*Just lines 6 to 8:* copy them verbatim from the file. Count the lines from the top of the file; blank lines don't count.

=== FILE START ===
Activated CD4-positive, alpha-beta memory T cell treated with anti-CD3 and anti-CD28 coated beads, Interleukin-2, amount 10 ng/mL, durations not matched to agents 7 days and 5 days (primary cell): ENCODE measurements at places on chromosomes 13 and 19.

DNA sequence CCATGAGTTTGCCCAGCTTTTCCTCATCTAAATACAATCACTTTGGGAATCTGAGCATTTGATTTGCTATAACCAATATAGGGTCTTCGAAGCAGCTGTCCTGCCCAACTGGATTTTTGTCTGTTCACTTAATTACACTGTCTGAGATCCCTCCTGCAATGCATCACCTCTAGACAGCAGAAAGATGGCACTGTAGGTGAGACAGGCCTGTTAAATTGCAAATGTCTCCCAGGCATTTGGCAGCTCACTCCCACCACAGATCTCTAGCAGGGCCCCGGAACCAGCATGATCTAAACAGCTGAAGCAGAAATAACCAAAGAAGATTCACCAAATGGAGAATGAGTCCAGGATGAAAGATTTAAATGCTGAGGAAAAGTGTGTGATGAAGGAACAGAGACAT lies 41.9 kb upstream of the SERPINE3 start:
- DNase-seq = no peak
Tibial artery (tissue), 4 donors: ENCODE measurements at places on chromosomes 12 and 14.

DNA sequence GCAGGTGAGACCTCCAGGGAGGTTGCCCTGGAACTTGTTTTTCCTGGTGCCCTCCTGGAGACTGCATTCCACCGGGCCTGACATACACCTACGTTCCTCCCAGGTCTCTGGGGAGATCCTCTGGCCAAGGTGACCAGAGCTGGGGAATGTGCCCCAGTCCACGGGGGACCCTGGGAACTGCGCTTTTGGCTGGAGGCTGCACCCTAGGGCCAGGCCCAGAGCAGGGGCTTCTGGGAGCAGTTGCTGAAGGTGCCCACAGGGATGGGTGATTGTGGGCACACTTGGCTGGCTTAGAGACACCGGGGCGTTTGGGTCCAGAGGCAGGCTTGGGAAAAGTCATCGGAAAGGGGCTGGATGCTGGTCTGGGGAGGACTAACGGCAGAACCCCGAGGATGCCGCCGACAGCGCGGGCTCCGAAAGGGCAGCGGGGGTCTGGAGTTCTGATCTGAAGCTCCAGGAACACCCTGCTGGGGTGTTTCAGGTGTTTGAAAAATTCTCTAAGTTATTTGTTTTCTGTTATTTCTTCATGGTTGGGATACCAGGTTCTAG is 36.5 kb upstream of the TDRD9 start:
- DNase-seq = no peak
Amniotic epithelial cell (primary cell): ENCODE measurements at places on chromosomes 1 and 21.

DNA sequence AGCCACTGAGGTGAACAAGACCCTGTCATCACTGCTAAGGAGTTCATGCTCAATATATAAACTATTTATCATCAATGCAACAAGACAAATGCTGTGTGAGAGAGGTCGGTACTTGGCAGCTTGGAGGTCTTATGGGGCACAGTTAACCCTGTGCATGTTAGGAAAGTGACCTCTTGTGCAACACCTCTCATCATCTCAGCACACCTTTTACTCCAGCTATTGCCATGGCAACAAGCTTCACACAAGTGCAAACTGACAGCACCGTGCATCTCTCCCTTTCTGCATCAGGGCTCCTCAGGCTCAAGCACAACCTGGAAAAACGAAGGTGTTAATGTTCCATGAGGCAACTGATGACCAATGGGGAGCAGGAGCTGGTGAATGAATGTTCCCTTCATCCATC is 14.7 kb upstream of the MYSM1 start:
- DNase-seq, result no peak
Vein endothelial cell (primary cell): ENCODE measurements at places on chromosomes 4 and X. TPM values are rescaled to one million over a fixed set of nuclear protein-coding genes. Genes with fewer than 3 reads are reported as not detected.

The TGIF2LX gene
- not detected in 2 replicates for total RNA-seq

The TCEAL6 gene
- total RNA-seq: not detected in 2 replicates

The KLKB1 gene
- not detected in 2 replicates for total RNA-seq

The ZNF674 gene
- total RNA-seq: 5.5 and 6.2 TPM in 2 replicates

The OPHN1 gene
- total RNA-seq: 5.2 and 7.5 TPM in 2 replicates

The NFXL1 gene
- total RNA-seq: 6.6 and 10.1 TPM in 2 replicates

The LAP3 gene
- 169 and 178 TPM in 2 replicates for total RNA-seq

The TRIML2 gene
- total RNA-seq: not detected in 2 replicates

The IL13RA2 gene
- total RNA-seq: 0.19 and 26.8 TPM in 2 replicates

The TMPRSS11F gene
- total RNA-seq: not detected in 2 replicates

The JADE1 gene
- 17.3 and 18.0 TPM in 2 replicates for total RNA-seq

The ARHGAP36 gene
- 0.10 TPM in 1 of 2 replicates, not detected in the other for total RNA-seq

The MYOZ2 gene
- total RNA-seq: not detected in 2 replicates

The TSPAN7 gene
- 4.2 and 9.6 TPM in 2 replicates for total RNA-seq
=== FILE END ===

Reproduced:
- DNase-seq = no peak
Amniotic epithelial cell (primary cell): ENCODE measurements at places on chromosomes 1 and 21.

DNA sequence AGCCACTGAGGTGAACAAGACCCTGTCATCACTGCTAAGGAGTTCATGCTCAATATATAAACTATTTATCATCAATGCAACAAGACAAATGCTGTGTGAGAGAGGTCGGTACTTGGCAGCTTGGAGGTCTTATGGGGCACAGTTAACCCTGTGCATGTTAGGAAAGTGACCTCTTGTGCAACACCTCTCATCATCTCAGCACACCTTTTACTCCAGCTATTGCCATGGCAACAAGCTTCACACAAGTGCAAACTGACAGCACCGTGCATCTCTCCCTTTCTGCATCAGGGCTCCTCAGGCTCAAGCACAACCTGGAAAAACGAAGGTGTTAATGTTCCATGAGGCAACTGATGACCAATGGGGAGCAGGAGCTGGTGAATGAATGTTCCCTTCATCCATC is 14.7 kb upstream of the MYSM1 start: